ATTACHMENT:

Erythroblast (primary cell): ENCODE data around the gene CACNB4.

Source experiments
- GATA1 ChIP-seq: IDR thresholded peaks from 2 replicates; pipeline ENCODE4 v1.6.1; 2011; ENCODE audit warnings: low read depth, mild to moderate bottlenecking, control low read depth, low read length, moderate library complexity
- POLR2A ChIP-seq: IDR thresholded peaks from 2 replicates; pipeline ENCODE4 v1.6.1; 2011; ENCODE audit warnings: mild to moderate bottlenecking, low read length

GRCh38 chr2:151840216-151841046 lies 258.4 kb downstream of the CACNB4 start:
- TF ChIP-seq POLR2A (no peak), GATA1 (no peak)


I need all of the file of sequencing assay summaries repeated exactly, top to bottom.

Erythroblast (primary cell): ENCODE data around the gene CACNB4.

Source experiments
- GATA1 ChIP-seq: IDR thresholded peaks from 2 replicates; pipeline ENCODE4 v1.6.1; 2011; ENCODE audit warnings: low read depth, mild to moderate bottlenecking, control low read depth, low read length, moderate library complexity
- POLR2A ChIP-seq: IDR thresholded peaks from 2 replicates; pipeline ENCODE4 v1.6.1; 2011; ENCODE audit warnings: mild to moderate bottlenecking, low read length

GRCh38 chr2:151840216-151841046 lies 258.4 kb downstream of the CACNB4 start:
- TF ChIP-seq POLR2A (no peak), GATA1 (no peak)